Fight complacency in the studio and in your business office. You’re creative!

In what ways are you as courageous with your marketing as you are with your art?

 

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21 comments to Fight Complacency

  • great post! i am pretty good about pushing myself artistically- giving a talk, teaching a class, trying new techniques. when i am stuck i’ll take a class, even if it’s something i won’t use regularly, just to get ideas and pop out of a rut. i recently decided that maybe i would like to learn to draw, rather than relying on gridding things out or tracing. challenges are good & keep creativity moving. i have not been good, however, about being creative with my marketing. i’ve gotten lazy. love the link to david’s art give away. i’ve given art away, but not in such a way that it helped generate sales- at least not that directly. thanks for giving me something to chew on!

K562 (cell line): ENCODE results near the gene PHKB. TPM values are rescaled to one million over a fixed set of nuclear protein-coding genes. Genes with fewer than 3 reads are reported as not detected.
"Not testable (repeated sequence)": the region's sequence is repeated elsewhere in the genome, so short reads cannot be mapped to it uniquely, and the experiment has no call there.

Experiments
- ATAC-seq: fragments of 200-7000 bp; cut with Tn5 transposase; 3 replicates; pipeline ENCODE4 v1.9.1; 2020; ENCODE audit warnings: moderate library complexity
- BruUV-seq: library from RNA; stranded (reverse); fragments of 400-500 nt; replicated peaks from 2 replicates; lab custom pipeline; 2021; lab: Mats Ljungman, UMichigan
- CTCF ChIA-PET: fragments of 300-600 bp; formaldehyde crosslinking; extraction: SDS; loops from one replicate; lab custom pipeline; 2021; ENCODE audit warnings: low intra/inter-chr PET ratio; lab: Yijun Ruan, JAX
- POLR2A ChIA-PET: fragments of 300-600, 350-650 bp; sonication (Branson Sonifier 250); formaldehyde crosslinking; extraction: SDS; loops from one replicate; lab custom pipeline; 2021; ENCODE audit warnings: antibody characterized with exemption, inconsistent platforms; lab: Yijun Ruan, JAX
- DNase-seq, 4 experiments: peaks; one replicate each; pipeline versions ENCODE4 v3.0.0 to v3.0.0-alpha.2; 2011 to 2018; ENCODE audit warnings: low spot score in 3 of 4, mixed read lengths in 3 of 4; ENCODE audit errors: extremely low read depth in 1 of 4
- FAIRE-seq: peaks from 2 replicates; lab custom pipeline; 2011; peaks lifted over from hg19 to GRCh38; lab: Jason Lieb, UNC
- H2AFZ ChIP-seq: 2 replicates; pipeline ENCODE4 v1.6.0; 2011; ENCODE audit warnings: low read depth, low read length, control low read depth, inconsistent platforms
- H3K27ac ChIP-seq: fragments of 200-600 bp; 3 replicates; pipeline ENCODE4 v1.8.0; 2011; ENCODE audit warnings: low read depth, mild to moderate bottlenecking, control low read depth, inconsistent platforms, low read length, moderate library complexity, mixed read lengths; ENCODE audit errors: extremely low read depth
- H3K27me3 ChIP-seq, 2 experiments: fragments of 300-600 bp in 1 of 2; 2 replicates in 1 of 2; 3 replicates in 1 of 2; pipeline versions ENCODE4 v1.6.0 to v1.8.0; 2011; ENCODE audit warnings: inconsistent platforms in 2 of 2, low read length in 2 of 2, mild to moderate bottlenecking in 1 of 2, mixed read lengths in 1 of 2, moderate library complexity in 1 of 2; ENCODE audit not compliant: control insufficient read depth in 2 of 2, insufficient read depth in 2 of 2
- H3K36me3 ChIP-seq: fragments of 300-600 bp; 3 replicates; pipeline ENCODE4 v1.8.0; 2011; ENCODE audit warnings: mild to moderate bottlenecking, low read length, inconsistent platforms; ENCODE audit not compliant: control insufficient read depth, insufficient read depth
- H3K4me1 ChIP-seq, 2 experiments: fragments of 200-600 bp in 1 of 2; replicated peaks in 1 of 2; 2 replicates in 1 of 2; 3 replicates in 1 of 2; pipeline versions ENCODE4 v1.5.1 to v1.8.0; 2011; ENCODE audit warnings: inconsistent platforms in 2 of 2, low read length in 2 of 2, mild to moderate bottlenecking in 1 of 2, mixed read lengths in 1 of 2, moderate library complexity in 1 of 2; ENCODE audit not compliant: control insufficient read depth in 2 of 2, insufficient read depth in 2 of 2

• Perfect timing Alyson! I’ve been dreaming about playing with looser, bolder(?) landscapes but hesitant to try something different because:
    a) it’s not consistent with my “style”
    b) it’s “new” and part if me wants to stick with what I think I know
    c) and the dreaded “what if I suck at this!”
    Since plein air is sort of daunting in the prep alone, I’ve decided to take a baby step toward boldness (if you can imagine that oxymoron) by trying my hand, and eye, at landscapes in the studio with photos from recent travels.
    Thanks for the gentle push!